9

I'm trying to run ADB on a linux server with multiple users where I am not root (to play with my android emulator). The adb daemon writes its logs to the file /tmp/adb.log which unfortunately seems to be hard-coded into ADB and this situation is not going to change.

So, adb is failing to run, giving the obvious error: cannot open '/tmp/adb.log': Permission denied. This file is created by another user and /tmp has sticky bit on. If I start adb with adb nodaemon server making it write to stdout, no errors occur (I also set up its port to a unique value to avoid conflicts).

My question is: is there some way to make ADB write to another file than /tmp/adb.log? More generally, is there a way to create a sort of a process-specific symlink? I want to redirect all file accesses to /tmp/adb.log to, saying, a file ~/tmp/adb.log.

Again, I am not root on the server, so chroot, mount -o rbind and chmod are not valid options. If possible, I'd like not to modify ADB sources, but surely if there are no other solutions, I'll do that.

P.S. For the specific ADB case I can resort to running adb nodaemon server with nohup and output redirection, but the general question is still relevant.

  • 2
    yes. you can put your process in a private mount namespace, and mount some other file over /tmp/adb.log, or even mount its own private /tmp altogether. do man unshare and man namespaces and man nsenter. – mikeserv Oct 21 '15 at 13:59
  • 1
    @mikeserv great, that seems to be exactly what I need, thank you! If you reformat your comment as an answer, I'll be able to set it as accepted. – gluk47 Oct 21 '15 at 14:07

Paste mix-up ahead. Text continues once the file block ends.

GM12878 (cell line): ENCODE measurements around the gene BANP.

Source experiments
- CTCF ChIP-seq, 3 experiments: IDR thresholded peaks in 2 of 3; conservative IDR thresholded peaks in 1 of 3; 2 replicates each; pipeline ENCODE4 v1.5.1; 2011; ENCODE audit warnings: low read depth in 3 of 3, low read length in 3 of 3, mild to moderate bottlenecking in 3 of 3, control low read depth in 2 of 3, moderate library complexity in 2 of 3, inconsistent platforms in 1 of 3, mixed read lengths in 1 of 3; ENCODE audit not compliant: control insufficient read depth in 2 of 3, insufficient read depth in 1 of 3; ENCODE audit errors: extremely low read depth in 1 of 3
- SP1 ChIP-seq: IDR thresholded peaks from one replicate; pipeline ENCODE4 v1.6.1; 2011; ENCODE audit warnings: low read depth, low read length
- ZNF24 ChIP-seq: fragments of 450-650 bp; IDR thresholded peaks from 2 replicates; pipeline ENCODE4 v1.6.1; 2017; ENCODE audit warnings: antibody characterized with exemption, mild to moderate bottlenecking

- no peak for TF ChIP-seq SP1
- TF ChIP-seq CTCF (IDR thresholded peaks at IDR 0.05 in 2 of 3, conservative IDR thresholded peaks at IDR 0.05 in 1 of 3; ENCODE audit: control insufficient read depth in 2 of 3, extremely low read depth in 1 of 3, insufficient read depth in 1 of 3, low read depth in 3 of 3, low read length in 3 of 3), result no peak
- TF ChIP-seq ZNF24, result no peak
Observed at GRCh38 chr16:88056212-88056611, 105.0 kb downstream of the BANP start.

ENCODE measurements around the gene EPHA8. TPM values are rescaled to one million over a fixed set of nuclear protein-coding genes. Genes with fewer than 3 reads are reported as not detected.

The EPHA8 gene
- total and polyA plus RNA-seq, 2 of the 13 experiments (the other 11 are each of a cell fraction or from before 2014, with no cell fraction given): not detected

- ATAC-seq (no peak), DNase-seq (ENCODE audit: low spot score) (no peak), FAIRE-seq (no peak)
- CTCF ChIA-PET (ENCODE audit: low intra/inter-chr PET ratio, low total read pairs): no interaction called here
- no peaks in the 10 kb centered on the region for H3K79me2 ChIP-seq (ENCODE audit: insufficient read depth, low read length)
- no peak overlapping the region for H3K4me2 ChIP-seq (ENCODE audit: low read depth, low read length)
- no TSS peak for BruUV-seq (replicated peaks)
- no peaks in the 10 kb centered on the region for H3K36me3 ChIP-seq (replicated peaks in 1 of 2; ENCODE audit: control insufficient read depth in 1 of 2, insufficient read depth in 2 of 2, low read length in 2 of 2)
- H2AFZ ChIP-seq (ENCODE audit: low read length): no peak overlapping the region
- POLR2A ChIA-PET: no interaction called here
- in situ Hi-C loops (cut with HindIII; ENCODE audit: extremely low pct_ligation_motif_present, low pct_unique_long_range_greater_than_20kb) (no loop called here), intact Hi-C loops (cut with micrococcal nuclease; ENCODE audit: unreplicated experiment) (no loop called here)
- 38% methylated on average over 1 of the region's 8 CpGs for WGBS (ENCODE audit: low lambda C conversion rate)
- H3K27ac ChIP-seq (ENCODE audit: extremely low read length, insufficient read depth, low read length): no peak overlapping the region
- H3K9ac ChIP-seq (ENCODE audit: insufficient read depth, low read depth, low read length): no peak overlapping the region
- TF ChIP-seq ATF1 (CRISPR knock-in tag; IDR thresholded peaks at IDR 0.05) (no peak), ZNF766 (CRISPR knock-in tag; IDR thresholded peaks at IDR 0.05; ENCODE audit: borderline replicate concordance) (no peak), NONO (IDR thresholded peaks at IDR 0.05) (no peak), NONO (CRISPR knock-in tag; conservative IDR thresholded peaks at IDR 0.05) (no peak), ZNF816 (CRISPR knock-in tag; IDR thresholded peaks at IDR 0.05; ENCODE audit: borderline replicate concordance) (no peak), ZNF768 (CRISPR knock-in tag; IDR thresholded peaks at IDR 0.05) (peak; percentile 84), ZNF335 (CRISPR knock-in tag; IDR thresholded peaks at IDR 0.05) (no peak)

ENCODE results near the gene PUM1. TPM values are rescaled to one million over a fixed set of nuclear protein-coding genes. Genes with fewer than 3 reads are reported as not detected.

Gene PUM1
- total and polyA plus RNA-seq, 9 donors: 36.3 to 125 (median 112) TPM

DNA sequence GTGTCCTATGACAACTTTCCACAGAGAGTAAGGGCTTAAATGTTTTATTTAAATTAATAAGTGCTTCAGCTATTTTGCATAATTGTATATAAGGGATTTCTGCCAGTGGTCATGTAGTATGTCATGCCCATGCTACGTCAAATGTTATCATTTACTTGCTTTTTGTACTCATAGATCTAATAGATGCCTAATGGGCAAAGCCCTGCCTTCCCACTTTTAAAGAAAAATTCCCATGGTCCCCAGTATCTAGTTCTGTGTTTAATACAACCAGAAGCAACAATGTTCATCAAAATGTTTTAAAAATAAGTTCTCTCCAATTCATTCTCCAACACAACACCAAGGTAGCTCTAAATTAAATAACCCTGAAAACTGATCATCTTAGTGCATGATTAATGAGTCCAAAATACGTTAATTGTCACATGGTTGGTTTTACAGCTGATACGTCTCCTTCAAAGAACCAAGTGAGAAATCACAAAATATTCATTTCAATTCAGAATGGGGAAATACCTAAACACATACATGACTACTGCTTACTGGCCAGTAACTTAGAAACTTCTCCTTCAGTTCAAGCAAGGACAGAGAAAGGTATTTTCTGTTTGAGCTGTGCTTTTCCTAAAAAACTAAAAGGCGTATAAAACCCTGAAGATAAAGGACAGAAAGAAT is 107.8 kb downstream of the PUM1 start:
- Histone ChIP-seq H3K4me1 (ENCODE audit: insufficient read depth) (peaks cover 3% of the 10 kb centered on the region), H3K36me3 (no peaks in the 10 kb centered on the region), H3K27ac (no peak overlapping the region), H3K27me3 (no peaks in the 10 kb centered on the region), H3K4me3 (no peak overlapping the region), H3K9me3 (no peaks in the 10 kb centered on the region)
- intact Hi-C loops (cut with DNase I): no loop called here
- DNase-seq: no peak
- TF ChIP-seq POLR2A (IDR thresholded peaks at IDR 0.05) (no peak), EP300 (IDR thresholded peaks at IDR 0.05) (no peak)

• Or there's LD_PRELOAD tricks, though that would be more complicated. – thrig Oct 21 '15 at 14:47
  • @thrig yeah, I though about LD_PRELOAD, but frankly, it would be easier to hardcode /home/$USER/tmp/adb.log and rebuild adb :) – gluk47 Oct 21 '15 at 14:49
5

Here is a very simple example of using util-linux's unshare to put a process in a private mount namespace and give it a different view of the same filesystem its parent currently has:

{   cd /tmp                      #usually a safe place for this stuff
    echo hey   >file             #some
    echo there >file2            #evidence
    sudo unshare -m sh -c '      #unshare requires root by default
         mount -B file2 file     #bind mount there over hey
         cat file                #show it
         kill -TSTP "$$"         #suspend root shell and switch back to parent